CCAD’s Honors Program gives high-achieving students the chance to shape and expand their CCAD education—and not just in the classroom. “Several years ago a faculty and staff committee met to consider an Honors Program,” said Provost Anedith Nash. “Discussion turned on whether to do a more conventional liberal arts honors program or to fully integrate all of our educational experiences. The decision to offer Honors as part of the whole CCAD experience was important. Even more important was encouraging the Honors participants to be the creators of the program.”
When the program opened in 2009, participating students created an Honors Student Council, which took the lead in researching honors programs nationwide. “We’re one of the few art and design schools to offer an Honors program—and we are certainly pioneering by offering both seminars and studio courses in Honors,” said sophomore Lillie Templeton, the current Council president.
Templeton and fellow Council members Jennifer Chema, Dayna Smith, and Austin McClellan have worked alongside CCAD faculty and staff to launch the program, hold CCAD’s first two annual Honors Symposiums, and formulate plans for the program’s next steps.
Jennifer Chema (JC): The Honors Symposium is a great way of saying to family members, potential employers, or community members that here is something more from CCAD.
Dayna Smith (DS): We’ve been working very closely with Career Services, and we’re hoping at some point we can get prospective employers to come to the symposium and look at it as a highlight reel for the school. It will get students to want to join and show them that this is something more than just a bunch of geeks wanting to do more work.
Austin McClellan (AM): We definitely do not want to claim that we are the best designers at this school. We just say that we are much more excited about working on projects that encompass the all-around.
DS: Right. [Honors] expands how we think outside the aesthetic. …It’s something we think about—a lot. I think the best thing about Honors is that we can trust each other, and we’re not just going to say, “Oh, that looks pretty!” We’re going to give each other really good feedback.
AM: I ask people to talk to me about my work in [Honors] class. That way, I can get a much broader spectrum because there is someone from a different major offering their advice.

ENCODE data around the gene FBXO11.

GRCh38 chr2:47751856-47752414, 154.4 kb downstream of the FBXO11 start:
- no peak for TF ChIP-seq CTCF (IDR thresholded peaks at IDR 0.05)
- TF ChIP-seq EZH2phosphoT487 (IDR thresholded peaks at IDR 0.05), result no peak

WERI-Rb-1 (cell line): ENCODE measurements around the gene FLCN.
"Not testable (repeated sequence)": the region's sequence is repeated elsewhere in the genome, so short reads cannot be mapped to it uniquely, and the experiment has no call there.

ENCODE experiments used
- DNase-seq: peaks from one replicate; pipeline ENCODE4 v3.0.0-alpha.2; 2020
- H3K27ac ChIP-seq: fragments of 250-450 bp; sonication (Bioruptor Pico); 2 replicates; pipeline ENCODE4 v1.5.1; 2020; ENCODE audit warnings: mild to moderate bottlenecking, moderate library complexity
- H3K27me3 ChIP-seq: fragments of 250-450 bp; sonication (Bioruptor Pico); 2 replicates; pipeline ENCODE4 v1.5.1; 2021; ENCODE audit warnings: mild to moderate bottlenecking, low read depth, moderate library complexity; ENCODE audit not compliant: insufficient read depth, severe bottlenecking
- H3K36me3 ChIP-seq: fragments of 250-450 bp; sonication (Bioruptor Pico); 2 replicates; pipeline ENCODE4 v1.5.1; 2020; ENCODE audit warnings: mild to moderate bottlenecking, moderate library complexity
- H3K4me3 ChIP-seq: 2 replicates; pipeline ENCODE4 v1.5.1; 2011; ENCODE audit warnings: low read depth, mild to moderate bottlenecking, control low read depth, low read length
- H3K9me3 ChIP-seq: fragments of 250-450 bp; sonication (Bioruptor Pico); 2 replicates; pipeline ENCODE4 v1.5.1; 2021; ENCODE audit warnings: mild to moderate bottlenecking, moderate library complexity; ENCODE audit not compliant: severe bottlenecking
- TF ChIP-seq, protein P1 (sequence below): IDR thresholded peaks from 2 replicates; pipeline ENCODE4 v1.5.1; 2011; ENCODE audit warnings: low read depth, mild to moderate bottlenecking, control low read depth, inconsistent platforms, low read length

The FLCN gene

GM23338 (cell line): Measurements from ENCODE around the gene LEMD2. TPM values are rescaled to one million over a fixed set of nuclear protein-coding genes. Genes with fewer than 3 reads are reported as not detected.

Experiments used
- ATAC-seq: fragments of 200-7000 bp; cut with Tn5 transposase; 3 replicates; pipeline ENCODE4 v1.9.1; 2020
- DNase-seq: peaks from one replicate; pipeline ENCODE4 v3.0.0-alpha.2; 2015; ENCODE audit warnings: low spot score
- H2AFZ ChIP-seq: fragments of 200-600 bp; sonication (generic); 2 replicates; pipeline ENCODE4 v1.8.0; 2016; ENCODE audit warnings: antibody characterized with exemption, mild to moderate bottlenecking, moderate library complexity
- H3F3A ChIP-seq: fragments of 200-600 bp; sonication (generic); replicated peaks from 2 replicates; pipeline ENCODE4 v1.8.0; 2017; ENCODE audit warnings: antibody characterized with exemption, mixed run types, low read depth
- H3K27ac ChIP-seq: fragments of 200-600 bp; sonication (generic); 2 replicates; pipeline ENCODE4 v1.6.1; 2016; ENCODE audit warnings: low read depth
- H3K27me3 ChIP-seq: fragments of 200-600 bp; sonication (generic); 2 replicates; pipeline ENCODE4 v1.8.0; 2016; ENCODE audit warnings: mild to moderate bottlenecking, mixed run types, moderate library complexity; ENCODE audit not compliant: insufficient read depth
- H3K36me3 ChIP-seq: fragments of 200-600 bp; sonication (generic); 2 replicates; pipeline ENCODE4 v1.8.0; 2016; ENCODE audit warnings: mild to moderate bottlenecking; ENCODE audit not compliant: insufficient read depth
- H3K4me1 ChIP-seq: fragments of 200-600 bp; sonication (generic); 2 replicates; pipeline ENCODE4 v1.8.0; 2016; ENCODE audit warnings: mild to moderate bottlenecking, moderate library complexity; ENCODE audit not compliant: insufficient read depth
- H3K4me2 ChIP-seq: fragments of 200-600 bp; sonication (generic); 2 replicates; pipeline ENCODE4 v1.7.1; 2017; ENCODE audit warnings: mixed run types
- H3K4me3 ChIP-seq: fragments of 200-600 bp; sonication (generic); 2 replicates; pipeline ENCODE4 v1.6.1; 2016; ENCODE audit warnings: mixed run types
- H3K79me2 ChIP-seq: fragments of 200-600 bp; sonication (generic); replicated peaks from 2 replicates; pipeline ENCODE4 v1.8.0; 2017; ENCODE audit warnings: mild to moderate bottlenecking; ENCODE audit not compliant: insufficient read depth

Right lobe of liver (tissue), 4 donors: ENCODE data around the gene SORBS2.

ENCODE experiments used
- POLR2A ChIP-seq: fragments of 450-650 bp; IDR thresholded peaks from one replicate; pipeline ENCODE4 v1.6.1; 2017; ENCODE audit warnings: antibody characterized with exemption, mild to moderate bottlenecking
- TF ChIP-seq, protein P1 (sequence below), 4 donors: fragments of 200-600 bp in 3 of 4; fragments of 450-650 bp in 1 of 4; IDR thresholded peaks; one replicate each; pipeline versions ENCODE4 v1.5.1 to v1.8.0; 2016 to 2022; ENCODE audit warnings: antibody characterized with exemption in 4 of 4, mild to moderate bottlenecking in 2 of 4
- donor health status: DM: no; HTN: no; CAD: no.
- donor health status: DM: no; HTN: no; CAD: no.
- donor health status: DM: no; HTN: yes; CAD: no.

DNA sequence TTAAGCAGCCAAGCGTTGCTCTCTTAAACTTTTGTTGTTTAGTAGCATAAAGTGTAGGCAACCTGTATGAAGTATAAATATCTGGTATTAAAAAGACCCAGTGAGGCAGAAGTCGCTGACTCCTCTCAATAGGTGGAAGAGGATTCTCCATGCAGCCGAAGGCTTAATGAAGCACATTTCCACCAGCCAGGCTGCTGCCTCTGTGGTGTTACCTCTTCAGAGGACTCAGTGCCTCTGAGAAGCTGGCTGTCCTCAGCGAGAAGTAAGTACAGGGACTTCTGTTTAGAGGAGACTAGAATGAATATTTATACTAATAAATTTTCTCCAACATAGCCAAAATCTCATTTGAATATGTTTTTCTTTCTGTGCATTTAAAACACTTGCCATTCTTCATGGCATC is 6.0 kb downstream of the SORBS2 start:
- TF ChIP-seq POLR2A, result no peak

DS: You learn to not only listen to these ideas but to take them in and let them change you. When you’re in a room with people who have different ideas, you grow better. I think the difference is that [our regular] classes teach us how to produce, but Honors teaches us how to…
Lillie Templeton (LT): Control it.
DS: Well, get through it. Think. It isn’t so much the product as it is how you got to the product.
AM: The process.
LT: It’s about how you think through things. We’re not geniuses; it’s not about our final work being better than someone else’s. It’s all about offering these resources to help students think through something differently.
DS: I think the people in Honors usually consider it more fun. We get to do more things, have bigger ideas. You don’t get told what to do; you pursue something that really interests you. When you do that, you’re not really doing homework anymore. And you start to learn how to apply that to everything else.
JC: I would like to say that working with our [Honors faculty] mentors is really helpful because I am one of those people who likes to work one-on-one with people.
DS: I only saw my mentor three times the whole semester, but every time I went in there he completely changed my whole thought process. And at that moment, I know my whole mind has just gone crazy and I have to write down everything. I’ll fill up half a sketchbook with writing and half with drawing and find out what works. He’s so busy, but he finds the time to work with me, which is great.
LT: And that’s a really nice thing the Honors program can offer. A lot of students will look at it and say “I’m going into this field, and you don’t offer seminars specific to that field.” Well, that’s because that’s what your major offers, and we’re trying to offer you something a little bit different, something that you won’t get elsewhere. The other nice part is that the teacher/student relationship that we offer with the mentoring is not limited too within your major. Even though I am an Ad/Graph major, I can go to an Illustration faculty member. I can go to someone in ID and say, “I’m an Honors student, would you be interested in mentoring me?” And they could say no, but…
DS: …They almost always say yes. Teachers like kids that are crazy.
AM: I like that you can also go out and find a mentor that isn’t a faculty member. I often [work with] a faculty member at Kentucky University; she’s in child development, and she helps with transferring ideas to a child, getting a child to relate to what I’m trying to communicate.
DS: I work with members of the children’s department at [the] Mayo [Clinic] who specialize in psychiatric health, and they let me in on the way the kids see agoraphobia. They’ll tell me something, and I’ll say, “Really? I never thought of it like that.”
JC: And it’s also nice that our mentors are like, “Take a breath, breathe.” They help so much at refocusing your energy and very gently saying, “Do this.” [Because] you’re not doing such time-constrained projects, it’s nice to have someone there to be gentle, and I just can’t thank my mentor enough. I don’t feel overwhelmed anymore.
Published in print twice a year, CCAD’s IMAGE magazine shares stories about our creative community, whether here in Columbus or around the world—what we’re doing, thinking, and planning next. The IMAGE blog brings those stories online for transmission at the click of a mouse.